5 Simple Ways to Make Content More Accessible
What does “accessible content” mean, and why is it important to public sector communications?
The Web Content Accessibility Guidelines are a set of principles intended for content and web creators to ensure that all people – including those with disabilities – can view, interact and share information.
In the public sector, making content accessible can seem like a huge undertaking. From changing processes to using targeted software, accessibility can seem overly complicated.
But accessibility does not have to be a cumbersome process. Here are five simple things you can start doing now to make content more accessible for your readers with disabilities:
STEP 1: Make a Checklist
In making accessibility a priority in content development, it might be helpful to use a checklist of best practices and refer to it whenever new content is created or added to your website (including the tips below). This is also helpful when new team members join your organization to introduce them to accessibility early.
If you need a place to start, here is GovDelivery’s 508 Checklist for Accessibility.
STEP 2: Adapt Your Writing Style
For some people with disabilities, making their way through a large document or long email can be an arduous process. As much as possible, keep messages short and to-the-point with text that uses commonly-used words. This applies to documents, but also to emails. Use the motto “the simpler, the better” in all content pieces.
For Outlook or Microsoft Word, there are helpful tools to measure words on a readability scale. Detailed instructions can be found on Microsoft’s Step-by-Step Guide to Testing Readability.
STEP 3: Provide Meaningful Alt Text
For people with visual limitations, screen readers are not able to interpret images and are not able to communicate what an image is trying to convey.
When using digital communications platforms, images should include some level of alternative text (or descriptions of the image) in the coding of the image.
To create alternative text (or “alt text”) in an email or document, double click an image or click “image options.” This will prompt a box to enter Alternative Text. Describe an image in one sentence or less.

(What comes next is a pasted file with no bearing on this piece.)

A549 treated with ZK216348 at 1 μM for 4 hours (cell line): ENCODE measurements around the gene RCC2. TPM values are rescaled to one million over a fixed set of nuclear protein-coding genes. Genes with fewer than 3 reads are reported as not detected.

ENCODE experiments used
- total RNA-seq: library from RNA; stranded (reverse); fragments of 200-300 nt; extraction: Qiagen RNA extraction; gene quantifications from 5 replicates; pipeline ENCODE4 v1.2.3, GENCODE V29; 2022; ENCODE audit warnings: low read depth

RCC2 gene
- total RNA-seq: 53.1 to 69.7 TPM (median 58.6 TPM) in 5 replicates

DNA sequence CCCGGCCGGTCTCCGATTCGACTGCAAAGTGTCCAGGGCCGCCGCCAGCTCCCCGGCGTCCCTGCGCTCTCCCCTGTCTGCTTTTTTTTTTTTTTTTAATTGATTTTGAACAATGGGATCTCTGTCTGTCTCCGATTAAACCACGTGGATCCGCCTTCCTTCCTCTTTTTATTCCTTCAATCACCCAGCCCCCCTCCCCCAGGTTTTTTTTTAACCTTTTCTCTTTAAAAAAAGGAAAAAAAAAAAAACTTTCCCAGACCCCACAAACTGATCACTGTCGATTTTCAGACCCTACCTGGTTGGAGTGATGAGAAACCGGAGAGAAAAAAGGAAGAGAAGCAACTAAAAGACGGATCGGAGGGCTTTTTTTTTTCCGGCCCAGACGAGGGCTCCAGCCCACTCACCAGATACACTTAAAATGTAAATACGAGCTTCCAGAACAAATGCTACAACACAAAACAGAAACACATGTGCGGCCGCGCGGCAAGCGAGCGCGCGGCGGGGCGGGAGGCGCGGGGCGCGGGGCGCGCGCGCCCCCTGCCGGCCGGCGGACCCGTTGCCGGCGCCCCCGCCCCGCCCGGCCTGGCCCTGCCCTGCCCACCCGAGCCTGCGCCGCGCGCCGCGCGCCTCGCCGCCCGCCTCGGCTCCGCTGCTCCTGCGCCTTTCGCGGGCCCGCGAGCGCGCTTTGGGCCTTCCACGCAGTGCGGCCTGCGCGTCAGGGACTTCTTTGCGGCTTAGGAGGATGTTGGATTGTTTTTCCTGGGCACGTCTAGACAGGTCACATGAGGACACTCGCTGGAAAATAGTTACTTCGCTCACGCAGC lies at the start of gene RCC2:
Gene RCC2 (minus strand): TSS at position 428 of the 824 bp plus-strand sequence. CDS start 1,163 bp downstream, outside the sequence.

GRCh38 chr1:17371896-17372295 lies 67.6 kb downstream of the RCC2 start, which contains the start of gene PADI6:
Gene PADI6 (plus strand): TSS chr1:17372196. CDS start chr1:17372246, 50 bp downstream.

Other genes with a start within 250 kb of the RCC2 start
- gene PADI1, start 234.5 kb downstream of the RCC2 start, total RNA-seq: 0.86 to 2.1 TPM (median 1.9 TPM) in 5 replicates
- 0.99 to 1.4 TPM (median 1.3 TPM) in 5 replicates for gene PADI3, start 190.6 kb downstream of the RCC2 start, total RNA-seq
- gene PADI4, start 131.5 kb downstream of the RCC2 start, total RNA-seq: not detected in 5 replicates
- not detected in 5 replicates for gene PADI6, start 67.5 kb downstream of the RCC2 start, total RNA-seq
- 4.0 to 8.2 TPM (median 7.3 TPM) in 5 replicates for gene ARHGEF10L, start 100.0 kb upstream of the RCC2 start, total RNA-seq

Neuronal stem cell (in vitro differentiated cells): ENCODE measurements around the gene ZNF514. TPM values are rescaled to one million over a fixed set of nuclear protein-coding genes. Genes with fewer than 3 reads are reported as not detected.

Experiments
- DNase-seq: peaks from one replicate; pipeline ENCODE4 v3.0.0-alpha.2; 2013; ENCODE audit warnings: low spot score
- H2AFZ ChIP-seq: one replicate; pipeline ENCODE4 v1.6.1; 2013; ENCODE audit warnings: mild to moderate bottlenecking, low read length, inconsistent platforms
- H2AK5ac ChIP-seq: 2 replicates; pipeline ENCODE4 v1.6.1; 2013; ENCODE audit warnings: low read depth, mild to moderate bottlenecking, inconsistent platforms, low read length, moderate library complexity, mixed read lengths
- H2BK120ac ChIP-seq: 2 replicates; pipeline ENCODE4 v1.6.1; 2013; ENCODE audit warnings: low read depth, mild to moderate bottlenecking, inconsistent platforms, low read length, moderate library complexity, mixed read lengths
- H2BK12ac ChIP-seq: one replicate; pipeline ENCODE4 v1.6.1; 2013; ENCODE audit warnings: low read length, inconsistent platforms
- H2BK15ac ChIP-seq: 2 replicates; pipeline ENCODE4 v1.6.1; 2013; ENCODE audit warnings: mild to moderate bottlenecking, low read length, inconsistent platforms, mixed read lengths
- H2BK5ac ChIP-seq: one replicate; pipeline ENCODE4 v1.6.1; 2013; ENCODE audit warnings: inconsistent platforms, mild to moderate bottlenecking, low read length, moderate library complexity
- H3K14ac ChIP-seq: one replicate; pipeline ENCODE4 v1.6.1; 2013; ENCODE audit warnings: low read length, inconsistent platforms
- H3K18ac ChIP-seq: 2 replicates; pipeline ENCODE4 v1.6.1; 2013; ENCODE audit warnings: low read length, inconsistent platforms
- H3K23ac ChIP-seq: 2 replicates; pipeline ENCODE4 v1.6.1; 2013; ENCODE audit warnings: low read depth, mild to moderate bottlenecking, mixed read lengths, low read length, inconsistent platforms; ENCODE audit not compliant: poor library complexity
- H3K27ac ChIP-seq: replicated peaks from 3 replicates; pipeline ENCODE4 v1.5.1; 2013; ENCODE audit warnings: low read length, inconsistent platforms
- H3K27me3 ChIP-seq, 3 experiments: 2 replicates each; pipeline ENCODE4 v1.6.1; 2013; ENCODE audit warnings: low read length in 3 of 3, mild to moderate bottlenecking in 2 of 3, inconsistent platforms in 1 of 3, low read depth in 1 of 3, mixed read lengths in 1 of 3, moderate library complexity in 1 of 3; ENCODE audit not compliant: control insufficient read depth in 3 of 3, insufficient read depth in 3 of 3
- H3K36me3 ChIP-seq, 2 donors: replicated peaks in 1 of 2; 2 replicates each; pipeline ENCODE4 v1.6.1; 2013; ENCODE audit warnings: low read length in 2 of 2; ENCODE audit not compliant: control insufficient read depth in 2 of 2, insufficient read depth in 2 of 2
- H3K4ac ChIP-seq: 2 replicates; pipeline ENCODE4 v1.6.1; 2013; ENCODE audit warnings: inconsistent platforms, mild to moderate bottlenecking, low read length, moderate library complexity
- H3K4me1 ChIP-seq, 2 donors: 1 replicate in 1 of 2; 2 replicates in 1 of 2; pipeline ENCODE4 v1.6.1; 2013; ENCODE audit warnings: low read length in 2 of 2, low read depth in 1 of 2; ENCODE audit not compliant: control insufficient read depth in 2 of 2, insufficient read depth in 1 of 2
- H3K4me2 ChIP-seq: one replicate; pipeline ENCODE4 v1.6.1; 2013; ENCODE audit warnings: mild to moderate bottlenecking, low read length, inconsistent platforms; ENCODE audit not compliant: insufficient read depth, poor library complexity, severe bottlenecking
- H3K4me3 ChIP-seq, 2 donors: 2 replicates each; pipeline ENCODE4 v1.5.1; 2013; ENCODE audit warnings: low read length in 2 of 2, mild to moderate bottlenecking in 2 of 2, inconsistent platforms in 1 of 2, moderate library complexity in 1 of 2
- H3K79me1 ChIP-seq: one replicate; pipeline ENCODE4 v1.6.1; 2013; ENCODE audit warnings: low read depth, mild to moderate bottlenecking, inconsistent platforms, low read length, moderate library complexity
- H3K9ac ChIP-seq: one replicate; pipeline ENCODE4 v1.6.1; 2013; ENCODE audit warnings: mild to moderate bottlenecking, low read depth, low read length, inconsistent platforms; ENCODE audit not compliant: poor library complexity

In its reach of over 100 million people, GovDelivery’s Communications Cloud actually requires the use of alt text on all images uploaded into the Advanced Bulletin editor.
STEP 4: Use More Descriptive Links
A common email practice when working to increase a digital audience is to drive readers to a website or piece of content.
When referring readers via a hyperlink, content creators will use generic or uninformative text like “Click Here.” For people with disabilities, this means their screen readers cannot interpret where the link would take them. Instead, try using more descriptive language like “Click here to purchase your fishing license.”
STEP 5: Check for Color Contrast
When choosing color combinations for your content piece, the background and foreground colors can be a disadvantage for people with visual limitations. What you might find is that a thoughtful color combination will help more than only people with disabilities – it is a usability issue that could help all readers of your content piece.
The minimum recommended contrast ratio is 4.5:1 between background and foreground colors. A helpful resource to check your proposed color schemes is WebAIM’s Color Contrast Checking Tool.
These simple steps may not seem like large adjustments, but they will make a enormous impact to readers with disabilities.
Is your organization working to make content more accessible? Let us know your best tips and tricks at firstname.lastname@example.org.